FIG. 5 is an explanatory view showing an example configuration of a light-sensitive element divided into areas and used in an optical disk playback device in an embodiment of the present invention.

FIG. 6 is a block diagram showing the entire configuration of an example of an optical disk playback device in an embodiment of the present invention.

FIG. 7 is an explanatory view showing an example of an operating waveform of an optical disk playback device in an embodiment of the present invention.

FIG. 8 is an explanatory view showing the light intensity distribution on the light-sensitive element according to the astigmatism method used in an optical disk playback device in an embodiment of the present invention.

BEST MODE FOR CARRYING OUT THE INVENTION

The preferred embodiments of the optical recording medium handling device and the focus controlling method for the same according to the present invention will now be described with reference to the drawings.

In this embodiment, when an interlayer movement (interlayer jump) from one data-recording layer to another data-recording layer of a multi-layer disk is performed, switching between acceleration and deceleration of a driving unit is performed based on the rate of change of a reflected-light intensity signal generated by a light intensity detecting element, thereby achieving an appropriate operation.

Here, as an example, there will be described a technique for performing focus control and an interlayer jump of a light spot with respect to a double-layered disk in an optical disk playback device using a two-group objective lens with a numerical aperture of 0.85 and a blue-violet semiconductor laser with a wavelength of 405 nm.

FIG. 1 is a sectional view showing an example configuration of an objective lens unit of an optical disk playback device in this embodiment.

The two-group objective lens consists of a first lens 12 and a second lens 14.

The second lens 14 is mounted on a two-axis electromagnetic actuator 15 having a structure capable of moving along the optical axis and in the direction perpendicular to the signal track. The first lens 12 is held by a lens holder 13 so as to be located on the same optical axis as the second lens 14. These two lenses function as a two-group objective lens with a numerical aperture of 0.85.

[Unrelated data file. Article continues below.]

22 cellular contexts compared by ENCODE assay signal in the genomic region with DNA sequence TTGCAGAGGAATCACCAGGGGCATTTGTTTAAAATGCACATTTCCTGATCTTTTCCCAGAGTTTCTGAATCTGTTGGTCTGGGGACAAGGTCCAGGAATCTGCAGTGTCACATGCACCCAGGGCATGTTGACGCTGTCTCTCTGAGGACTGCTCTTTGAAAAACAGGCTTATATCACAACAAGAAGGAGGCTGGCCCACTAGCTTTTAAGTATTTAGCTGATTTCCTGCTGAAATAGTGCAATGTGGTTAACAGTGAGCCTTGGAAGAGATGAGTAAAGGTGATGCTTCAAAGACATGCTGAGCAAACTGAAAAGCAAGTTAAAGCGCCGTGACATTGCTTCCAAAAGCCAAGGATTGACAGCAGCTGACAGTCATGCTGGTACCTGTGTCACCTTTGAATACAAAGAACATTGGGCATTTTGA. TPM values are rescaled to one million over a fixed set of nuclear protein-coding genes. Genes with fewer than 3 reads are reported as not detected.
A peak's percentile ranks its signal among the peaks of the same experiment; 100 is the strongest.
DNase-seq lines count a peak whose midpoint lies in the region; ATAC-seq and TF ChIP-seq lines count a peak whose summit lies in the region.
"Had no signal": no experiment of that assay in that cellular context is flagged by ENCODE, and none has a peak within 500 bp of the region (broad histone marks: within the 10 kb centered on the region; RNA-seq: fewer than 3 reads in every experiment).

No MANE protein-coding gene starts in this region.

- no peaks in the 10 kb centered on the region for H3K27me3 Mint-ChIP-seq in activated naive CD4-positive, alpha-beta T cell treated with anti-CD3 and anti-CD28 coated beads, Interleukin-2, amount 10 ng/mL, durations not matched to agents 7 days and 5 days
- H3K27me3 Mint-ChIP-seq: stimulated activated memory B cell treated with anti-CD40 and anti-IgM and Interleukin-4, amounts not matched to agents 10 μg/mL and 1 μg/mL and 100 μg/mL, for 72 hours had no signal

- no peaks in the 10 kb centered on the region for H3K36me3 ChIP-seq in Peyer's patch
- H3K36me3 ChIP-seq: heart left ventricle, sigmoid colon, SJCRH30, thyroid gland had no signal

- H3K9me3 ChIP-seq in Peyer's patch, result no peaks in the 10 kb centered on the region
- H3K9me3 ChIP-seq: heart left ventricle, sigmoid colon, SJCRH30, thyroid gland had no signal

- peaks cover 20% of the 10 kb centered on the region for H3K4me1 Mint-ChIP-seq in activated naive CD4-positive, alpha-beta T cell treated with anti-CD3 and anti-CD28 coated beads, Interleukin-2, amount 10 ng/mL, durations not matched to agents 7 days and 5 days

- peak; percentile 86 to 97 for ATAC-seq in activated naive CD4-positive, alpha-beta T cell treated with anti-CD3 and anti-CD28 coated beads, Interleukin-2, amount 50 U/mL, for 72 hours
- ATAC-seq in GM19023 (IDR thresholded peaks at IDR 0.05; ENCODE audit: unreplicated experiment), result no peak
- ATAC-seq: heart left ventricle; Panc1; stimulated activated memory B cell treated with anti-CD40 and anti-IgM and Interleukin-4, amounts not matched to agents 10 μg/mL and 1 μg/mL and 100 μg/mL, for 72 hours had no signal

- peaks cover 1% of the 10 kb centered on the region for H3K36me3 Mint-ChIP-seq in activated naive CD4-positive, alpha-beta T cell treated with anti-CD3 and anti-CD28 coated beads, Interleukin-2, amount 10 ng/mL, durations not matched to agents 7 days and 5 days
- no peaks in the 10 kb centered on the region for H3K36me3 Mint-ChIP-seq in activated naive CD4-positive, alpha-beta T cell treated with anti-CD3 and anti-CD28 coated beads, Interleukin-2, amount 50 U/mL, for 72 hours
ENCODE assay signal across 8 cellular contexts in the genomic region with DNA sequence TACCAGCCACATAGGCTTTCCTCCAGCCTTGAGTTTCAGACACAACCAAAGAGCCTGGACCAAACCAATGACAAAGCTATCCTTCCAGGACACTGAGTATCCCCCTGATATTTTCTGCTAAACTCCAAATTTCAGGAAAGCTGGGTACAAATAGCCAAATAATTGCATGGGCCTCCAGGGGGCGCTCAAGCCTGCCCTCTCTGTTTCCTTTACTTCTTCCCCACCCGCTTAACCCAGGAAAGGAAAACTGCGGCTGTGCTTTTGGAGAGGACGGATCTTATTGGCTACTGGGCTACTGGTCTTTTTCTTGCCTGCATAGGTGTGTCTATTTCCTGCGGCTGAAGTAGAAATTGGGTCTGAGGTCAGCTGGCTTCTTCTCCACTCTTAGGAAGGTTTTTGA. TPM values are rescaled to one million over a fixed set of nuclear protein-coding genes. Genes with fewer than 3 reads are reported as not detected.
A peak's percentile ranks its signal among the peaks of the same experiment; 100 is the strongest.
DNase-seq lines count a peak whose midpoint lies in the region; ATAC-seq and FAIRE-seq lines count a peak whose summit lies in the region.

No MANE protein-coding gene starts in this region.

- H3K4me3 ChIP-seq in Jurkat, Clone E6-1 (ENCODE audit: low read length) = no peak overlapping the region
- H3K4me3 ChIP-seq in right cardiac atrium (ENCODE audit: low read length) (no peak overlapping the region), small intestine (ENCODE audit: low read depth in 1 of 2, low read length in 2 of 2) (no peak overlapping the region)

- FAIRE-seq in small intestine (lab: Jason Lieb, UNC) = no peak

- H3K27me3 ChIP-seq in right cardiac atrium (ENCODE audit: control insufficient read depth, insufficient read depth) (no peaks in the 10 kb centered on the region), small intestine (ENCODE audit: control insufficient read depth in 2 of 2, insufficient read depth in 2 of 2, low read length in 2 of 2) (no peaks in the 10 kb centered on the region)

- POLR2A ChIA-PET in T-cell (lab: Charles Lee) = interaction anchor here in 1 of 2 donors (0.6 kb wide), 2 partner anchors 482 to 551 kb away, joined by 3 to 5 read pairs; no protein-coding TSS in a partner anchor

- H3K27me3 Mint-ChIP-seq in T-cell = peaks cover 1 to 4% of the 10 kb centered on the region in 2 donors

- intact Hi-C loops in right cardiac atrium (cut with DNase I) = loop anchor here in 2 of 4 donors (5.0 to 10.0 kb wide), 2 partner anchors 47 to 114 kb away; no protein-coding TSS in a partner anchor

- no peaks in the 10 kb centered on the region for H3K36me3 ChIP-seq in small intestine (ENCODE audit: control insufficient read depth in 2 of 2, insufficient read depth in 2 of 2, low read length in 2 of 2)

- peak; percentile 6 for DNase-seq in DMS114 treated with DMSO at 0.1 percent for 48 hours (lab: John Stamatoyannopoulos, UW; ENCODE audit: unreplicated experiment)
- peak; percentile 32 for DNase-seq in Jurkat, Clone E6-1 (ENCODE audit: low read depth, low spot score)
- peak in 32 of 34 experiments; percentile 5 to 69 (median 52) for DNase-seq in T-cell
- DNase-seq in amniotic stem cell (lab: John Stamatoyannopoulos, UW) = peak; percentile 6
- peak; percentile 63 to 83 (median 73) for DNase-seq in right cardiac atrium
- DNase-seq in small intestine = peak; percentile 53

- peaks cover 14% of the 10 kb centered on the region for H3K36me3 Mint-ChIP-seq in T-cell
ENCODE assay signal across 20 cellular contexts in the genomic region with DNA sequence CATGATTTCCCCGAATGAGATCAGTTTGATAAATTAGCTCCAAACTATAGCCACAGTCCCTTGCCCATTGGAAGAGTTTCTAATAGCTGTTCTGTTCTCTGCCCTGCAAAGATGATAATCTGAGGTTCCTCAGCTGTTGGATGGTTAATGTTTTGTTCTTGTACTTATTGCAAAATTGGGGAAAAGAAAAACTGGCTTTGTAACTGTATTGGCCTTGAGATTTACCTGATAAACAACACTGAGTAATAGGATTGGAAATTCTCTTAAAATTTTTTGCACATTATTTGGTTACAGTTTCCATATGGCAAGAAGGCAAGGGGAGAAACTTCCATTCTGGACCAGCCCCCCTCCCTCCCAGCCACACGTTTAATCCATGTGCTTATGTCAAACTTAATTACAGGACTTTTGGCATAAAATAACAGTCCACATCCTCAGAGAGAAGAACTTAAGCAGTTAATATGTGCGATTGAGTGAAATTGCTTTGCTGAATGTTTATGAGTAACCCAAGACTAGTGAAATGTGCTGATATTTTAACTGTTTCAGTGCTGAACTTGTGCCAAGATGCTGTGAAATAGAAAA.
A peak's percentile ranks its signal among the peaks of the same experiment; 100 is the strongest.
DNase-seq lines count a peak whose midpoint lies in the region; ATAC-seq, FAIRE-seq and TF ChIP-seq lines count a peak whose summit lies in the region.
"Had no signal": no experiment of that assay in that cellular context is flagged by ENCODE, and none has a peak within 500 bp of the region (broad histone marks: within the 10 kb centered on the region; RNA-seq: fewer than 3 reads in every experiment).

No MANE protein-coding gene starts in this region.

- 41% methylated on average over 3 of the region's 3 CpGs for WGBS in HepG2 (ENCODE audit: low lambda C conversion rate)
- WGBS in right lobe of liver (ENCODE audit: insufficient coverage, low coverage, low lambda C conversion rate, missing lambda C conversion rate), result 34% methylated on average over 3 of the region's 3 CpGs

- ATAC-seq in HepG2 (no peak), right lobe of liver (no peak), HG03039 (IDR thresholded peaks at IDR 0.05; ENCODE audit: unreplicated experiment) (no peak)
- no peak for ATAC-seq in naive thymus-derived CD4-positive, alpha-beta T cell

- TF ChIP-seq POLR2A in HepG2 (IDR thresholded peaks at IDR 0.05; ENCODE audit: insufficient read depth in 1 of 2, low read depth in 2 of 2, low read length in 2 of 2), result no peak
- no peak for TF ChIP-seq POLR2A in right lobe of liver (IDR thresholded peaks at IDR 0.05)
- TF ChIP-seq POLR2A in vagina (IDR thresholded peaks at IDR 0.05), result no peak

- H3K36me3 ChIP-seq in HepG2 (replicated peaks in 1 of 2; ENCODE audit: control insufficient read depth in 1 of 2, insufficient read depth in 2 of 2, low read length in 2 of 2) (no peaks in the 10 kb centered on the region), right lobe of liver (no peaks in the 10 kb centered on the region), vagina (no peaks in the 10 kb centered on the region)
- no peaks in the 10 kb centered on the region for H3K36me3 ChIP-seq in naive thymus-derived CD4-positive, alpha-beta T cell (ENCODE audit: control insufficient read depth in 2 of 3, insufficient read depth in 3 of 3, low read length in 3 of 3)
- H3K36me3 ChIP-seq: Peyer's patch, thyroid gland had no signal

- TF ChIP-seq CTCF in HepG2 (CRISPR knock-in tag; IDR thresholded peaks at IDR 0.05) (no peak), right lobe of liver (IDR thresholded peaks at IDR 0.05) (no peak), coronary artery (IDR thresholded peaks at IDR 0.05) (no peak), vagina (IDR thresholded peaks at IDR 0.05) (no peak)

A beam from a semiconductor laser light source (not shown in FIG. 1) passes through these two lenses 12 and 14, thereby being focused on an optical disk medium 11. Since high numerical aperture is achieved, the operating distance of the objective lens is small in comparison with a hitherto known optical pickup. In this embodiment, the value is about 140 μm.

The increase in numerical aperture of the objective lens generally reduces the disk tilt tolerance in an optical disk device. When the tilting angle of the disk with respect to the optical axis is θ, the generated comatic aberration (W31) is given by formula (4) according to the Kubota paper:

W 31 = t ( n 2 - 1 ) n 2 sin θcosθ · NA 3 2 ( n 2 - sin 2 θ ) 5 / 2 ( 4 )
and it is generally proportional to the cube of the NA and the thickness t of the cover layer of the disk medium 11.

Therefore, when the value of permissible spherical aberration (W31) is λ/4, in order to secure the same disk tilt tolerance in an optical disk device with a numerical aperture increased to 0.85 as in a DVD playback device, it is necessary to reduce the cover layer thickness to about 0.1 mm. FIG. 1 schematically shows a case where a cover layer 11 a (0.1 t Cover) with a thickness of 0.1 mm is provided.

FIG. 2 is a sectional view showing an example configuration of an optical pickup 10 in this embodiment.